Sunday, May 3, 2020

#124 / A Few Lines From A Poem

Eavan Boland, pictured above, died on April 27, 2020, at her home in Dublin. Boland was a poet, and the director of the creative writing program at Stanford University. Boland's poetry was frequently published in The New Yorker, whose tribute to her can be found by clicking this link. The picture above was published in The Washington Post, on April 29, 2020, accompanying its obituary. I learned of Boland's death from The New York Times, which published its obituary, and a tribute to Boland, on May 1st. 

What is the role of poetry? For me, it is to penetrate our inattention, and the routine rigidities that confine our lives and thoughts, and that wall us out from immediate contact with the absolute truth of our existence - the fears, the joys, the wonders of what our lives are really like, when we let the truth slip by the barriers.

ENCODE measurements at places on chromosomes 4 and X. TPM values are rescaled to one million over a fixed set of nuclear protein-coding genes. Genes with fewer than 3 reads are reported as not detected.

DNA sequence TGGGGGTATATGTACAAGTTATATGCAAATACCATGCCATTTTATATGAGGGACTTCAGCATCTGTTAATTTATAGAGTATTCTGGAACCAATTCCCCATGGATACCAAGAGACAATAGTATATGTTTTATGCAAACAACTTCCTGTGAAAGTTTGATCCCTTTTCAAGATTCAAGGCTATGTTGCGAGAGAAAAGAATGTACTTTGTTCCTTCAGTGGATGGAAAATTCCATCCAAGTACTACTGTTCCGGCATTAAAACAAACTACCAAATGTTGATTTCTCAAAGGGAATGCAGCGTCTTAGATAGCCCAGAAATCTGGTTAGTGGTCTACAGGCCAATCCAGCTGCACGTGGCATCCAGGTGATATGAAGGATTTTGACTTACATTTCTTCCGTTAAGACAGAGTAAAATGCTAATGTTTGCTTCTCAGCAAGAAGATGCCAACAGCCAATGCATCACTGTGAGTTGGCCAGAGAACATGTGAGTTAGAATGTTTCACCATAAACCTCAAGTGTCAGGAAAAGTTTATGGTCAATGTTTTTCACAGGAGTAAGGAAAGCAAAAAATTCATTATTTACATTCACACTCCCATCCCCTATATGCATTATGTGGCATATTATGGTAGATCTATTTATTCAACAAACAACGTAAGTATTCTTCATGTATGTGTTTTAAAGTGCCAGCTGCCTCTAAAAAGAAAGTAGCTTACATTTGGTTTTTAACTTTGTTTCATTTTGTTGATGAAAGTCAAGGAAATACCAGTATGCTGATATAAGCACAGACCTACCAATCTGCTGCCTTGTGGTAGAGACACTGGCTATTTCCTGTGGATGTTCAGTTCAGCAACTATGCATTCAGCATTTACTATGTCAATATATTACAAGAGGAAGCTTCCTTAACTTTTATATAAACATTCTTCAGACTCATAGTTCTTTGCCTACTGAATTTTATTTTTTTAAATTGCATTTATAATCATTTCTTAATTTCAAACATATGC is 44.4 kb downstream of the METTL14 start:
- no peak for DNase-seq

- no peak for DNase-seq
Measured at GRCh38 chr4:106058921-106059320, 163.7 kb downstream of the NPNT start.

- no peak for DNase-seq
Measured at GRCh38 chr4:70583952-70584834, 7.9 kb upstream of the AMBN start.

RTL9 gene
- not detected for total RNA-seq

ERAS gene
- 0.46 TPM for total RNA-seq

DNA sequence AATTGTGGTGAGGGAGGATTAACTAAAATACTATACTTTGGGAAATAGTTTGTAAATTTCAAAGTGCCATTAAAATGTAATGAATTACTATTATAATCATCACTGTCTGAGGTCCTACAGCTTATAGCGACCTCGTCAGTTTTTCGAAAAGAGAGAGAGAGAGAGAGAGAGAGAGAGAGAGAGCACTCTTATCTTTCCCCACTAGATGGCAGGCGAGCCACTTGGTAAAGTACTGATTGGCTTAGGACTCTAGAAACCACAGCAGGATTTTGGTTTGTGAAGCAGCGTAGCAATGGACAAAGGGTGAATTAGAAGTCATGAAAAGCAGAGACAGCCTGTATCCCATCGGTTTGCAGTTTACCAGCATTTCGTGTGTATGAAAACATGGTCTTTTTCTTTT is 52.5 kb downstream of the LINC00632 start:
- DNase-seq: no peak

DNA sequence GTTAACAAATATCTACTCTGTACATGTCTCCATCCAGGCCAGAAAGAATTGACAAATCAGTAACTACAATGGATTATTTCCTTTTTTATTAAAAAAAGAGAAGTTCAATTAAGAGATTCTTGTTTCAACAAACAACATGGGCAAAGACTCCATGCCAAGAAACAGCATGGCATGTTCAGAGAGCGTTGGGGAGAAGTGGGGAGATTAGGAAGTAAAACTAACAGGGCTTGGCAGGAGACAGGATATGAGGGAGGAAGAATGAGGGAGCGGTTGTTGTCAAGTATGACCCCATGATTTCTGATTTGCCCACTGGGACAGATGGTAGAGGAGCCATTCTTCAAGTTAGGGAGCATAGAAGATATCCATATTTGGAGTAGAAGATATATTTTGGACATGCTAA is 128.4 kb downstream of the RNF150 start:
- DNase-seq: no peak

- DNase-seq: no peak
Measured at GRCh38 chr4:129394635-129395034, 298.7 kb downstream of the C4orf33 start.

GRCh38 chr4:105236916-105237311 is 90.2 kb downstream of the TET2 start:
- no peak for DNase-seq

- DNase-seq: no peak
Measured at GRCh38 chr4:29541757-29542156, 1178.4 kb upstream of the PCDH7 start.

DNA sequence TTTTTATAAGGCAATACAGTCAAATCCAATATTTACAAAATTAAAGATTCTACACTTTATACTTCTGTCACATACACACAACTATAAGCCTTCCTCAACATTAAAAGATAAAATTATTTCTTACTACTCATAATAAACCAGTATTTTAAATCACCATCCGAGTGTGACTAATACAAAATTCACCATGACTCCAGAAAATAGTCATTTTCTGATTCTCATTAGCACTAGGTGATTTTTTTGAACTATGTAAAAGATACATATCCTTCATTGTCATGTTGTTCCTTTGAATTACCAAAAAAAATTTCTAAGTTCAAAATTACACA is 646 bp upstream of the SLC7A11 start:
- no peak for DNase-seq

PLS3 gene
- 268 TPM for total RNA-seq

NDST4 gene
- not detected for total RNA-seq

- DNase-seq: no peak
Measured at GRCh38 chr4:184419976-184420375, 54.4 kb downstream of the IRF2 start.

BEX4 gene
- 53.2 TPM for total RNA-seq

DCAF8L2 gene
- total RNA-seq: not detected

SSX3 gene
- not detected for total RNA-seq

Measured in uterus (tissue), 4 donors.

I found, in The New York Times, a few lines from a poem that Boland wrote in 2018, "Our Future Will Become the Past of Other Women." Written to honor "the grandmothers and great-grandmothers of the suffragists, women who had never had the chance to vote," this "woman's poem" spoke directly to me. It penetrated through and let in the light that illuminates everything that is, revealing the terrifying beauty and brilliance of what it really means to be alive. It is the possibility that we don't see, as Boland tells us in a few lines from her poem, that can burst into our history in a moment, transforming everything. After long struggles, after agony and anticipation, a new world is revealed.

It was true for those grandmothers and great-grandmothers. It is true for us, today: 
Ghost-sufferer, our ghost-sister
Remind us now again that history
Changes in one moment with one mind.

That it belongs to us, to all of us.
As we mark these hundred years
We will not leave you behind.

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